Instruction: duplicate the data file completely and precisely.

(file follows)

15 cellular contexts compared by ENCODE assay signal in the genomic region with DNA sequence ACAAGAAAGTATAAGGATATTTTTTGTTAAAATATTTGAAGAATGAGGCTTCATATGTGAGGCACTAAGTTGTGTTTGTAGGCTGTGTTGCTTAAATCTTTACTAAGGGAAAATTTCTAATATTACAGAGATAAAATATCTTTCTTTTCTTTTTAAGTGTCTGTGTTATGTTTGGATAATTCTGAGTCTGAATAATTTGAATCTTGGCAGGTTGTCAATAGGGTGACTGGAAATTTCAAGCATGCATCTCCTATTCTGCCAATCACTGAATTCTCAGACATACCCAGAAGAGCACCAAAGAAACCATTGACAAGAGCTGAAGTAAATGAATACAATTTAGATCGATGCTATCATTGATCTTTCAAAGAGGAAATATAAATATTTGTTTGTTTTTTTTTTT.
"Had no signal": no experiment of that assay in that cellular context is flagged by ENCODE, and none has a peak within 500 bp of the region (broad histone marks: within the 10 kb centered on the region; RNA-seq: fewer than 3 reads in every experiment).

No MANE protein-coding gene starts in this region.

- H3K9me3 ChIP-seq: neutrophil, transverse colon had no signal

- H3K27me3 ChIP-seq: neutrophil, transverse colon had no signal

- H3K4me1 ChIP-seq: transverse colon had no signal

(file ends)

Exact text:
15 cellular contexts compared by ENCODE assay signal in the genomic region with DNA sequence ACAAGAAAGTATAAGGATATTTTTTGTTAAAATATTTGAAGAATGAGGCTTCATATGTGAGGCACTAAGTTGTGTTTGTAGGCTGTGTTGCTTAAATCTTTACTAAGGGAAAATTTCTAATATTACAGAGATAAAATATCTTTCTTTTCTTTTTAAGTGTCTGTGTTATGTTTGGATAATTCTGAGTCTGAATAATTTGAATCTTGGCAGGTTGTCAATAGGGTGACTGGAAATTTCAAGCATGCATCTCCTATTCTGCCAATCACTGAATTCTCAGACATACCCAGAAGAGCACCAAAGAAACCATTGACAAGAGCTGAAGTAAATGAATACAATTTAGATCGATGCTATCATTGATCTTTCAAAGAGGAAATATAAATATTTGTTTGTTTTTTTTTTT.
"Had no signal": no experiment of that assay in that cellular context is flagged by ENCODE, and none has a peak within 500 bp of the region (broad histone marks: within the 10 kb centered on the region; RNA-seq: fewer than 3 reads in every experiment).

No MANE protein-coding gene starts in this region.

- H3K9me3 ChIP-seq: neutrophil, transverse colon had no signal

- H3K27me3 ChIP-seq: neutrophil, transverse colon had no signal

- H3K4me1 ChIP-seq: transverse colon had no signal